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Low rating of police force irks President; proposes 15-point plan

President Donald Ramotar, Home Affairs Minister Clement Rohee and Commissioner of Police Seelall Persaud at the opening of the 2015 Police Officers’ Conference.

President Donald Ramotar on Thursday urged the Guyana Police Force to take seriously a United States (US) research that recently found that the local law enforcement agency recorded the lowest level of trust in the Caribbean.

A survey conducted in June and July, 2014 by the Latin American Opinion Poll (LAPOP) project at the Vanderbilt University found that the trust in the police force has decreased from 45.8 percent in 2012 to 35.4 percent in 2014. “This is a worrying finding,” he told the opening of the annual police officers’ conference. He urged the officers to examine what might have fuelled such views and “what can be done to turn this decrease in trust to an increase in confidence by citizens in their police force.

Ramotar said that while there might be views about the survey, its methodology and analysis, he said the reality is that the findings must be addressed objectively. “Let me be clear on this point: This perception is not acceptable to me not any Guyanese and should not be acceptable by any of you here today and we must take steps to change this perception,” he said.

Lamenting the poor response time by the Guyana Police Force as the “worst” in the Caribbean, he reasoned that obviously the police travel time from receiving notice of an incident to the scene, the more likely perpetrators could be arrested before they flee.

The President challenged the police force to implement a 15-point plan in 2015 that is designed to restore confidence in the Guyana Police Force. It includes the establishment of a neighbourhood watch programme to increase surveillance by residents;  introduce a problem –oriented policing approach that would see police identify;  understand and respond to problems rather than just incidents; increase police presence; make the 911 system a “true rapid response  system.” “Too often, we have heard about the length of time or about the fact that people don’t answer 911 calls when they are made; this must stop,” he said.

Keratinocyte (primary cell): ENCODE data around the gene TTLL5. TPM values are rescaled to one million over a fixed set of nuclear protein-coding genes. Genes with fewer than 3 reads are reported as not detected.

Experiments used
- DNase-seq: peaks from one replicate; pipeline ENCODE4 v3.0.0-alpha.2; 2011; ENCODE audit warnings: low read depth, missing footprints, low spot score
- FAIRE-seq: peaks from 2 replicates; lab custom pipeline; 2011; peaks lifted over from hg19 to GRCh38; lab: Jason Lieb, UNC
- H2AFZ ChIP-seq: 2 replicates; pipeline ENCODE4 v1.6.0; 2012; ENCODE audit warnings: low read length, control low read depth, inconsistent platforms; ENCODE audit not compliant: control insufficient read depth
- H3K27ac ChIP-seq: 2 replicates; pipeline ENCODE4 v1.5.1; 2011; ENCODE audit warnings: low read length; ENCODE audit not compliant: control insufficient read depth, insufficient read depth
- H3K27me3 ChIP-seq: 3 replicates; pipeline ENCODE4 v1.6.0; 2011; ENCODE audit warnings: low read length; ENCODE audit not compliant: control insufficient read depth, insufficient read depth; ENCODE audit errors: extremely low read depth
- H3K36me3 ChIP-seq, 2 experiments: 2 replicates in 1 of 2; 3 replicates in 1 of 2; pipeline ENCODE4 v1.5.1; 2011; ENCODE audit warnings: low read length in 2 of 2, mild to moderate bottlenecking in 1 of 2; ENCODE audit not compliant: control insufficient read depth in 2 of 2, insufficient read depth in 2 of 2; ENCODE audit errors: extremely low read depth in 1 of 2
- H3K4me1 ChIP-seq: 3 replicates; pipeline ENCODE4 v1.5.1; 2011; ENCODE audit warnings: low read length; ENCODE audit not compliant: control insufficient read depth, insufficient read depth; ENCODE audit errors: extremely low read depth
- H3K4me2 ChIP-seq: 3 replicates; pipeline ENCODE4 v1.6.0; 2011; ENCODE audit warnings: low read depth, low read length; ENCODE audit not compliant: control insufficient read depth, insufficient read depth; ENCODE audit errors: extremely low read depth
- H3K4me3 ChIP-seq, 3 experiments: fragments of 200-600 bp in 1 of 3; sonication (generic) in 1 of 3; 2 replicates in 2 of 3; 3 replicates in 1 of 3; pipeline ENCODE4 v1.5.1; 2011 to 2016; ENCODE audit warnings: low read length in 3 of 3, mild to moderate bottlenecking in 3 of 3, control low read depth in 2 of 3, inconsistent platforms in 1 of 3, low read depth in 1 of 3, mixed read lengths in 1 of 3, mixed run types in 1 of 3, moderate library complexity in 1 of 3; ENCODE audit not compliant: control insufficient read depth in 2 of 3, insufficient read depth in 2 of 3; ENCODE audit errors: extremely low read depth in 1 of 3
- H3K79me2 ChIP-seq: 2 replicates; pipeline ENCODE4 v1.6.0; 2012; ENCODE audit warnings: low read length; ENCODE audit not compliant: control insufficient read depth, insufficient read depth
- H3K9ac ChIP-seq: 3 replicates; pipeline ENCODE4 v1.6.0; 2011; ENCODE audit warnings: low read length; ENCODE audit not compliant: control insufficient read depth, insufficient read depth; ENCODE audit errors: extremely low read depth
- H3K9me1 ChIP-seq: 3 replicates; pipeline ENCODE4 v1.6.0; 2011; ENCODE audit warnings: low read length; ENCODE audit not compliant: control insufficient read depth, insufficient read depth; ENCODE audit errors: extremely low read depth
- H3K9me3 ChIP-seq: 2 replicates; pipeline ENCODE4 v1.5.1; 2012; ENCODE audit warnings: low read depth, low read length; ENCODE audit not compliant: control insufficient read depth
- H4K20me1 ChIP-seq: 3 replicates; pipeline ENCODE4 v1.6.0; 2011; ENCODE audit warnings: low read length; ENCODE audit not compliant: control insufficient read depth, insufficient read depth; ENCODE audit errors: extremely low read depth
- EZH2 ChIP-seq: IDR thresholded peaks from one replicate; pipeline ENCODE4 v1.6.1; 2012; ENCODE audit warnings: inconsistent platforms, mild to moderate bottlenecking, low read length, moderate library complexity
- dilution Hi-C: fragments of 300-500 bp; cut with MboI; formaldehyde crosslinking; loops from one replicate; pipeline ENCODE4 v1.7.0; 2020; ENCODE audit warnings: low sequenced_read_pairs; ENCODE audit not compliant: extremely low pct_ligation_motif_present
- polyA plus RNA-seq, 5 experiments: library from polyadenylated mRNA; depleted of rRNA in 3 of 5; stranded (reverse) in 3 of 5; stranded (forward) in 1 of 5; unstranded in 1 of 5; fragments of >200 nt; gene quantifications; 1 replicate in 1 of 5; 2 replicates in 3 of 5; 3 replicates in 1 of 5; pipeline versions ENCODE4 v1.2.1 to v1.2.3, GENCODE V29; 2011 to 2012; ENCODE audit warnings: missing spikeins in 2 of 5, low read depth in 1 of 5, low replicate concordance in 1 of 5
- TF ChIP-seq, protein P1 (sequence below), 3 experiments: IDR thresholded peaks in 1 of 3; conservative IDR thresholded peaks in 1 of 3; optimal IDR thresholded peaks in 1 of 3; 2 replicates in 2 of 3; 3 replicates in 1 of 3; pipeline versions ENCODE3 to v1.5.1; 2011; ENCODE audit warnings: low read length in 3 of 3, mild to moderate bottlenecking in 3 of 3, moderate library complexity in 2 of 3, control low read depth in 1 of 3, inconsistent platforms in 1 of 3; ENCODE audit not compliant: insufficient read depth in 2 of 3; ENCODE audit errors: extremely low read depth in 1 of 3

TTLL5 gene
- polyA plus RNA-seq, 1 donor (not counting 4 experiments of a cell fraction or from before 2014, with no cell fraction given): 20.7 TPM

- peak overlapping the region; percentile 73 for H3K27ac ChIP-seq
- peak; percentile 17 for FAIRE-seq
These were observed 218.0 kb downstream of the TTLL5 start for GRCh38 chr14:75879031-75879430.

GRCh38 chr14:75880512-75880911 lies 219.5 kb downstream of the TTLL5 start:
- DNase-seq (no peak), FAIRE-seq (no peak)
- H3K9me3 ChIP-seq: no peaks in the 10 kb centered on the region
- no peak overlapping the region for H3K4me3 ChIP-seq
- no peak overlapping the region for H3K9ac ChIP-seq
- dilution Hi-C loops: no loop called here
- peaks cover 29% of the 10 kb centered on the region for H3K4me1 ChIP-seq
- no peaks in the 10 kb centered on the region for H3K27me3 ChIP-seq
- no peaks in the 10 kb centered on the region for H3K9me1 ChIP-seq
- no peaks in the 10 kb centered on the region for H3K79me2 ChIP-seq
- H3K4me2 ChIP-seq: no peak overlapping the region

He explained that the rapid response system would reduce harm to victims while crimes are in progress, greatly deter would-be criminals, ultimately imprison perpetrators and launch more precise anti-crime operations in crime prone areas.

The 15-point plan, the Guyanese leader said, could increase more covert patrols to catch criminals with evidence, establish more aggressive road policing and traffic law enforcement system to reduce criminals on public transportation, ensure police work closely with schools to reduce violence and drug use at schools and establish drugs and weapons free zones, and reopen cold to clear up the backlog of murders, shootings, robberies, break-ins, larceny and sexual offences. “If criminals don’t think that they will be caught, they will continue to commit crimes,” he said.

Focus, according to the President, should also be on combating noise nuisance, expanding intelligence to target drug trafficking syndicates, groups at risk and crime hotspots.

Ramotar suggested that public trust and accountability could be partly improved f each member of the police force wears his or her identification number and gauge his or her success by the prevention of crime rather than by the number of arrests.